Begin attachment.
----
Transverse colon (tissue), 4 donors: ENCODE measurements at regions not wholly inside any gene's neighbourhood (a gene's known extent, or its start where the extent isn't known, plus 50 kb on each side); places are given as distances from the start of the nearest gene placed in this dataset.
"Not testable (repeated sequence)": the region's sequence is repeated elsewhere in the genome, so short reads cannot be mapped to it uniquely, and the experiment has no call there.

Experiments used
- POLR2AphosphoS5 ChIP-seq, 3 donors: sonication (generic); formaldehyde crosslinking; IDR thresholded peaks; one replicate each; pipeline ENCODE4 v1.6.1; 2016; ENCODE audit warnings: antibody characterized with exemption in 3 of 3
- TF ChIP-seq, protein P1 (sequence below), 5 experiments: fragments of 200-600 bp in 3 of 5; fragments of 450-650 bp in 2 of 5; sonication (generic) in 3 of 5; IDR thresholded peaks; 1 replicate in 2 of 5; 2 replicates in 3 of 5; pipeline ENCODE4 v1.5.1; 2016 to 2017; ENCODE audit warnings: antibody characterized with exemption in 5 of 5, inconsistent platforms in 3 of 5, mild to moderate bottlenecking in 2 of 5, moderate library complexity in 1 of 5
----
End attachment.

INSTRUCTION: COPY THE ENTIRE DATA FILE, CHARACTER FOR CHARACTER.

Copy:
Transverse colon (tissue), 4 donors: ENCODE measurements at regions not wholly inside any gene's neighbourhood (a gene's known extent, or its start where the extent isn't known, plus 50 kb on each side); places are given as distances from the start of the nearest gene placed in this dataset.
"Not testable (repeated sequence)": the region's sequence is repeated elsewhere in the genome, so short reads cannot be mapped to it uniquely, and the experiment has no call there.

Experiments used
- POLR2AphosphoS5 ChIP-seq, 3 donors: sonication (generic); formaldehyde crosslinking; IDR thresholded peaks; one replicate each; pipeline ENCODE4 v1.6.1; 2016; ENCODE audit warnings: antibody characterized with exemption in 3 of 3
- TF ChIP-seq, protein P1 (sequence below), 5 experiments: fragments of 200-600 bp in 3 of 5; fragments of 450-650 bp in 2 of 5; sonication (generic) in 3 of 5; IDR thresholded peaks; 1 replicate in 2 of 5; 2 replicates in 3 of 5; pipeline ENCODE4 v1.5.1; 2016 to 2017; ENCODE audit warnings: antibody characterized with exemption in 5 of 5, inconsistent platforms in 3 of 5, mild to moderate bottlenecking in 2 of 5, moderate library complexity in 1 of 5